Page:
Scientists have learned about the complete human genome.  The discovery will help in the study of diseases

The telomere-to-telomere consortium (T2T), led by experts from the US National Human Genome Research Institute (NHGRI), the University of California, Santa Cruz, and the University of Washington in Seattle, has made a major advance in human genetics.

In six publications in Science and additional work in other journals, scientists describe the complete, gap-free sequencing of the human genome.

Developing a complete sequence of the human genome is truly an amazing scientific achievement. It provides the first complete insight into our DNA template. This background information will support many of the efforts already underway to understand functional differences in the genome, which in turn will aid in genetic disease research, said Dr. Eric Green, Director of the NHGRI.

Whole genomes, for example, would allow for a more detailed study of genetic diversity among people. This information is essential to understanding the influence of genes on the development of many diseases and the use of genes in health care. Researchers have already found, for example, two million new variants, which allows us to better understand the influence of more than 600 genes important for the formation of diseases.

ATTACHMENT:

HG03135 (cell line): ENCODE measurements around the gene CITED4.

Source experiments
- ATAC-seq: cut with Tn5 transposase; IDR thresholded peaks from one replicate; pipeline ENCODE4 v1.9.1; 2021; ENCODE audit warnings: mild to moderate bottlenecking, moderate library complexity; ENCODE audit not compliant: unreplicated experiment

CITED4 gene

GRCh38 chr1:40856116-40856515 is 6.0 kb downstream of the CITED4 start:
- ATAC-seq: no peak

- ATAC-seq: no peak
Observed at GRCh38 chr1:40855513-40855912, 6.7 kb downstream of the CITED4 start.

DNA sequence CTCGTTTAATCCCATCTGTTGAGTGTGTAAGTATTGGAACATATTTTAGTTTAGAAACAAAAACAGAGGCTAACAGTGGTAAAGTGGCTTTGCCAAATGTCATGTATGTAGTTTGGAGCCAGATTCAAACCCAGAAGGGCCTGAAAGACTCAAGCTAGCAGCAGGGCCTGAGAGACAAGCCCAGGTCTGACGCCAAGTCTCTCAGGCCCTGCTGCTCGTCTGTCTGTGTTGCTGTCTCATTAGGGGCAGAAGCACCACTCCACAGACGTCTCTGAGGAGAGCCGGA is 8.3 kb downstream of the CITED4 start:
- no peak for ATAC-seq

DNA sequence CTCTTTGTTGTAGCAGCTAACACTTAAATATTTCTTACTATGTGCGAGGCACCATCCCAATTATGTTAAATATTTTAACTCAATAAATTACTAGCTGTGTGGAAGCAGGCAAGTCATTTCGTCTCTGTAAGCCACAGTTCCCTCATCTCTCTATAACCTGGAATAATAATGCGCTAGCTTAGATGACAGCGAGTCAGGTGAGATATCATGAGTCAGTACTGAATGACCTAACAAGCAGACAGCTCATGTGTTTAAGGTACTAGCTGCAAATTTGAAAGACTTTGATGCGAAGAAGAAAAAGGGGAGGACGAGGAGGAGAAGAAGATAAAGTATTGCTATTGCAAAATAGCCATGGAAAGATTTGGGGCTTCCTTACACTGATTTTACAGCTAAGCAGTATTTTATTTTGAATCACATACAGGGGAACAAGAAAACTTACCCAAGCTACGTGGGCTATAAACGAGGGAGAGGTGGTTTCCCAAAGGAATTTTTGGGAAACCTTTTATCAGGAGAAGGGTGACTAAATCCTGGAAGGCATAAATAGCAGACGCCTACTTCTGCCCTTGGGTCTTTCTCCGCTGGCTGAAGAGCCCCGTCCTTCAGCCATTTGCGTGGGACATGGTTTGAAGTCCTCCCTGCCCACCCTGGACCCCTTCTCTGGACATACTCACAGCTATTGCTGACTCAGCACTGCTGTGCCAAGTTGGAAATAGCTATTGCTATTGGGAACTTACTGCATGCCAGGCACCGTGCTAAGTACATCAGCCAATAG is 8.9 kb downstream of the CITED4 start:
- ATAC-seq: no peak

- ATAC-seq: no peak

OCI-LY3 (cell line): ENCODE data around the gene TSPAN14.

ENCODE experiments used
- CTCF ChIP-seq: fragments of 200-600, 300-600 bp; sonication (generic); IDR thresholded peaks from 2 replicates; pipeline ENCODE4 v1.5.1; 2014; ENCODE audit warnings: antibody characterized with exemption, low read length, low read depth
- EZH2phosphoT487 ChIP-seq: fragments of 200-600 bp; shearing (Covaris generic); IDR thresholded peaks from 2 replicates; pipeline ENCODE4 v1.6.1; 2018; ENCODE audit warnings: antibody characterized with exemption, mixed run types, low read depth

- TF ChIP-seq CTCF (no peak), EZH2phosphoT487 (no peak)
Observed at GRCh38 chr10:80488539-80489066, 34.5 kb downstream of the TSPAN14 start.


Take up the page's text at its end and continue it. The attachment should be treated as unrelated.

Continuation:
The results will also allow for a better understanding of how chromosomes function – for example, how they are shared.

– It may turn out that in those regions that we did not know at all or did not read incorrectly until now, there are genetic variants that are responsible for the formation of symptoms for many diseases. There are often regions of great diversity, allowing precise differentiation of people from one another – these places were also technically troublesome for exact sequencing, comments Dr. Paula Dubos, Head of Genetics and Genomics at Central Clinical Hospital in the Ministry of Home Affairs and Administration in Warsaw.

He adds that reading the whole genome sequence is also of cognitive importance, for use in many other fields of science, such as evolutionary genetics and paleobiology.

It indicates that technological progress was required to describe the complete and uninterrupted sequence of the human genome.

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